A popular saying in Kannada goes like this - Kaaliddavaru Hampi Nodabeku, Kanniddavaru Kanakagiri Nodabeku (People who are mobile should visit Hampi and people who are blessed with an eye sight should see Kanakagiri). So true! For, the builders and rulers of Kanakagiri had an eye for good architecture.
Kanakagiri, situated in the Gangavati taluk of Koppal district, was the capital of Kanakagiri palegars from 15 to 18 century. The special interest the rulers of Kanakagiri nurtured for construction and sculptural works is evident in the many well-designed temples and forts they built in and around Kanakagiri. However, of all their constructions, the one fort that gained immense importance both structurally and in terms of its location is the fort of Hemagudda.
Situated about 20 km from Kanakagiri amidst towering hills and mountains, this fort was reputed to be the favourite hide-out of the palegars in times of trouble. Sadly, this fort has been facing neglect for decades now.
However, this fort comes alive once a year, during Dasara, because an influential family from Koppal has been celebrating Dasara in this fort for over 20 years now. Worshipping Goddess Durga in the fort as its family deity, the family celebrates Vijaya Dashami for nine days in the fort, on the lines of the celebration in the heritage city of Mysore.
As if for the Dasara celebration itself, only the temple of Durga Devi has been renovated. A kalyana mantap, community kitchen and rest houses have also been constructed at a cost of Rs 40 lakh by the Zilla Panchayat. Arrangements have also been made for the setting up of a guest house. However, with so many developments around, the historic past of the place is slowly losing out.
The Hemagudda Fort is actually right next to the Kummatadurga Fort of well-renowned Gandugali Kumara Rama. Surrounded by gigantic rocks on all sides, the fort can be entered only from its entrance in the east. Its strategic location amidst huge mountains keeps it well-hidden from the eye, making it a good hide-out for rulers in trouble.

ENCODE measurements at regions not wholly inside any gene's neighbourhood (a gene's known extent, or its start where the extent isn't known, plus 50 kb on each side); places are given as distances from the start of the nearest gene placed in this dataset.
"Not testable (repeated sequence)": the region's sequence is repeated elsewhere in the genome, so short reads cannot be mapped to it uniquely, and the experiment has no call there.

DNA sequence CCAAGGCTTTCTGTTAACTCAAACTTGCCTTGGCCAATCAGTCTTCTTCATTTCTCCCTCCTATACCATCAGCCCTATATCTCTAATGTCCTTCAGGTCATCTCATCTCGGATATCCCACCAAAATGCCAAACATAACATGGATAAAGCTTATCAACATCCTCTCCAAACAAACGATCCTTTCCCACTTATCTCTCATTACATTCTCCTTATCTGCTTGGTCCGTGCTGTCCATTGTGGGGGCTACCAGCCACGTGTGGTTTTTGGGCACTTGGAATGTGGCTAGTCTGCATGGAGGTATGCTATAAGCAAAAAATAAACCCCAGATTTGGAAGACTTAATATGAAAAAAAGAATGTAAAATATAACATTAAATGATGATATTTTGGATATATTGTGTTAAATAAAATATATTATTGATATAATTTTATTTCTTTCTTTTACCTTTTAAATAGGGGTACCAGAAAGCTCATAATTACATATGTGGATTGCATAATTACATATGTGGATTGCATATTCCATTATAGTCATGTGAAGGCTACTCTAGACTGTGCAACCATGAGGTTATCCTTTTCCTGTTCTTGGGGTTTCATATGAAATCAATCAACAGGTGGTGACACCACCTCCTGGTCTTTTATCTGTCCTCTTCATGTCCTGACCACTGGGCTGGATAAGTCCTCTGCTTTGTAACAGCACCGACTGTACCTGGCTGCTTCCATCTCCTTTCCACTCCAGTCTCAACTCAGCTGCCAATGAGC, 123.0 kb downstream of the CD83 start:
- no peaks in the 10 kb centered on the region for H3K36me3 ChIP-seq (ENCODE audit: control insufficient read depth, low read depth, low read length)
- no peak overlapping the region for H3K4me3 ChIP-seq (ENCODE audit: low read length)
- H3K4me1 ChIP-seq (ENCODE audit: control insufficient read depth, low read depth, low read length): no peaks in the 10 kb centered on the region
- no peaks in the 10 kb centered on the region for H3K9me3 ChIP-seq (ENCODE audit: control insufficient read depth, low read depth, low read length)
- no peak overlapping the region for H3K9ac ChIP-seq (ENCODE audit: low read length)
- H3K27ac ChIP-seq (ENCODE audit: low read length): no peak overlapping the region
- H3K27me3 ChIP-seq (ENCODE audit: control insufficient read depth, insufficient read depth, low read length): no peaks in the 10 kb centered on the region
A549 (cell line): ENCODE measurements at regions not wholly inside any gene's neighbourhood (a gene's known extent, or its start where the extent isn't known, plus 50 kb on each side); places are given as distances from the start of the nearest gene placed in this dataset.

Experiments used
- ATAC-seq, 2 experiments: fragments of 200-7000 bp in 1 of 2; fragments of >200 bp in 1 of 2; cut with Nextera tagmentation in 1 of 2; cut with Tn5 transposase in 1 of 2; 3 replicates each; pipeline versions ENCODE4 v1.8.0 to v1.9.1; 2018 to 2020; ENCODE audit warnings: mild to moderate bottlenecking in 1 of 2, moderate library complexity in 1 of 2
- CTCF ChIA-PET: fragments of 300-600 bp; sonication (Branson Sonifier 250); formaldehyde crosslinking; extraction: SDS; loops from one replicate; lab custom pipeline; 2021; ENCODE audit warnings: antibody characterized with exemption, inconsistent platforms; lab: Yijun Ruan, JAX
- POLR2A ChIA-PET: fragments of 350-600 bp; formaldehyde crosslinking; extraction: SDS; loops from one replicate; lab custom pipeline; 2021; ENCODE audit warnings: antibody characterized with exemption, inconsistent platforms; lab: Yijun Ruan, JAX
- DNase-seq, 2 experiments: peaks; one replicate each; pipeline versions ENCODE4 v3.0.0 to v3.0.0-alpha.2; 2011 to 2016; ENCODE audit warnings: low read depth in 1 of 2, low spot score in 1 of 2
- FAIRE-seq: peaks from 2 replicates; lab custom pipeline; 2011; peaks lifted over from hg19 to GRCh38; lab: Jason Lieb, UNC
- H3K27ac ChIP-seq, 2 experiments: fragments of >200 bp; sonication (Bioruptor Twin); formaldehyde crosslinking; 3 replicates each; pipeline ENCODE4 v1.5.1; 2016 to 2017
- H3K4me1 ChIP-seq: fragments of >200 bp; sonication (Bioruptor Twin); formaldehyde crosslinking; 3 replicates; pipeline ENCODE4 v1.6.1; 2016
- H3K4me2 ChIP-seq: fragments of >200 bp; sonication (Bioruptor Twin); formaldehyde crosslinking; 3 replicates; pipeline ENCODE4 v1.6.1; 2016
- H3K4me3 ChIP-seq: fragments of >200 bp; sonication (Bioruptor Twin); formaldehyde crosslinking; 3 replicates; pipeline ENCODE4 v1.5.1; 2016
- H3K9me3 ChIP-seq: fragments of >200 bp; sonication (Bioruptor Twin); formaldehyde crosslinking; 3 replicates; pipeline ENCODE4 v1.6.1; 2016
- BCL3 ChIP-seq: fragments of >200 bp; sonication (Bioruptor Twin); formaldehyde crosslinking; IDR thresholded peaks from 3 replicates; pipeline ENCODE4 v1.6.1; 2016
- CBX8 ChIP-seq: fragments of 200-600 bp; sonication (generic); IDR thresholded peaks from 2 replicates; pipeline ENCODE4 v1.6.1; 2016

Lending credence to the fact that the fort was a perfect hide-out for the rulers in trouble is the instance of Peetambari Baharipidda Nayak, the ruler of Surapura. The story goes like this: In the year 1688, when Aurangazeb wanted to extend his empire to the southern part of India, Peetambari Baharipidda Nayak revolted against the Moghul emperor and took shelter for almost a year in the Hemagudda Fort.
It is believed that Udacha Nayaka, the Kanakagiri ruler at that time, agreed to give Peetambari Baharipidda Nayak shelter in his Hemagudda Fort only because of its location, being quite sure of the fact that the Moghul emperor would not know that he has offered shelter to one of his enemies.
Another instance to support its status of being a ‘perfect hide-out’ is that of Hirenayaka, the last ruler of Kanakagiri, who waged a war against the Nizam of Hyderabad while hiding in the Hemagudda Fort. A battle that raged for almost three months saw the loss of many lives and money, forcing the Nizam to call it truce. However, even after the war was called off, the Nizam could not locate the Hemagudda Fort, the hide-out of Hirenayaka.
It is believed that the fort was constructed in the 14th century, while the many temples of Shiva-Parvathi, Kanakachala, Lakshmi-Narasimha and Durga Devi were constructed by Udacha Nayaka, the second ruler of Kanakagiri, between 1510 and 1533. All the temples are unique in style and structure, speaking for the builders’ love for architecture. A building that closely resembles a palace is also in place, with provisions for safe hide-outs in the walls.
Unfortunately, the fort and the temples that tell the tale of a grand era gone by, are in a dilapidated condition. Most idols in the temples are also in pieces. These temples have now become safe havens for anti-social elements.
A major portion of the fort that bears testimony to the illustrious past of the rulers of Kanakagiri needs restoration at the earliest. The authorities concerned should take immediate action to save the fort, failing which the only signs of existence of a historically important fort may also just fade into oblivion.
Translated by Chethana Dinesh